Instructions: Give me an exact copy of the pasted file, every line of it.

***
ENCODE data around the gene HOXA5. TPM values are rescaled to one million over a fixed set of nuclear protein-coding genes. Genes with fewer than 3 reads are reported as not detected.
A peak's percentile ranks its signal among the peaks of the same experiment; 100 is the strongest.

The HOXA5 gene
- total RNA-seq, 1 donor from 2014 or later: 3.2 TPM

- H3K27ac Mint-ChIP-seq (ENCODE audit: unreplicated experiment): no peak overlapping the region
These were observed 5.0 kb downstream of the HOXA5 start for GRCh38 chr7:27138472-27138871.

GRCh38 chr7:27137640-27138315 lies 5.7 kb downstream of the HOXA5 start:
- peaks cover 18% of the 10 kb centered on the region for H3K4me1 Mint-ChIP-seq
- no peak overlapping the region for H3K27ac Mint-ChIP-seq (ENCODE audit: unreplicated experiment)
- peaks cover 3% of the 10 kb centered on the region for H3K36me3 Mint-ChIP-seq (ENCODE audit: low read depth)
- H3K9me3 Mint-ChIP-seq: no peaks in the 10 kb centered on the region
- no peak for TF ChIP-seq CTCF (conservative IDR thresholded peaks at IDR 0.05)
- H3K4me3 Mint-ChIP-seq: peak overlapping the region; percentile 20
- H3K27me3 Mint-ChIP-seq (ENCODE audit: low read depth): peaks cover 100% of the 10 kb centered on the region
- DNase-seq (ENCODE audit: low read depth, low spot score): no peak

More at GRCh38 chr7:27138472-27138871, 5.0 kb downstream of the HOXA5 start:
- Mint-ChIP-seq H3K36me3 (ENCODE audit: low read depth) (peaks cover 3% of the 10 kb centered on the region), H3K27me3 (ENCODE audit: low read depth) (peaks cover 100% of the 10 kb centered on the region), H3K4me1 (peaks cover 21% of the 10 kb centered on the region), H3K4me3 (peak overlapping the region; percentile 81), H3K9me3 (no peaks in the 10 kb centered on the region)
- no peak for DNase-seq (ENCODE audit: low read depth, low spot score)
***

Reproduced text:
ENCODE data around the gene HOXA5. TPM values are rescaled to one million over a fixed set of nuclear protein-coding genes. Genes with fewer than 3 reads are reported as not detected.
A peak's percentile ranks its signal among the peaks of the same experiment; 100 is the strongest.

The HOXA5 gene
- total RNA-seq, 1 donor from 2014 or later: 3.2 TPM

- H3K27ac Mint-ChIP-seq (ENCODE audit: unreplicated experiment): no peak overlapping the region
These were observed 5.0 kb downstream of the HOXA5 start for GRCh38 chr7:27138472-27138871.

GRCh38 chr7:27137640-27138315 lies 5.7 kb downstream of the HOXA5 start:
- peaks cover 18% of the 10 kb centered on the region for H3K4me1 Mint-ChIP-seq
- no peak overlapping the region for H3K27ac Mint-ChIP-seq (ENCODE audit: unreplicated experiment)
- peaks cover 3% of the 10 kb centered on the region for H3K36me3 Mint-ChIP-seq (ENCODE audit: low read depth)
- H3K9me3 Mint-ChIP-seq: no peaks in the 10 kb centered on the region
- no peak for TF ChIP-seq CTCF (conservative IDR thresholded peaks at IDR 0.05)
- H3K4me3 Mint-ChIP-seq: peak overlapping the region; percentile 20
- H3K27me3 Mint-ChIP-seq (ENCODE audit: low read depth): peaks cover 100% of the 10 kb centered on the region
- DNase-seq (ENCODE audit: low read depth, low spot score): no peak

More at GRCh38 chr7:27138472-27138871, 5.0 kb downstream of the HOXA5 start:
- Mint-ChIP-seq H3K36me3 (ENCODE audit: low read depth) (peaks cover 3% of the 10 kb centered on the region), H3K27me3 (ENCODE audit: low read depth) (peaks cover 100% of the 10 kb centered on the region), H3K4me1 (peaks cover 21% of the 10 kb centered on the region), H3K4me3 (peak overlapping the region; percentile 81), H3K9me3 (no peaks in the 10 kb centered on the region)
- no peak for DNase-seq (ENCODE audit: low read depth, low spot score)